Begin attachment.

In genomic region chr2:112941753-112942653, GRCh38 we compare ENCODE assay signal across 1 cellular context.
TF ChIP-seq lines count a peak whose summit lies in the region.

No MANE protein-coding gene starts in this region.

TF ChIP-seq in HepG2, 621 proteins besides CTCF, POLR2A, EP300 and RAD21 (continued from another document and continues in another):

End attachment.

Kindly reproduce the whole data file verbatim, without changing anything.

In genomic region chr2:112941753-112942653, GRCh38 we compare ENCODE assay signal across 1 cellular context.
TF ChIP-seq lines count a peak whose summit lies in the region.

No MANE protein-coding gene starts in this region.

TF ChIP-seq in HepG2, 621 proteins besides CTCF, POLR2A, EP300 and RAD21 (continued from another document and continues in another):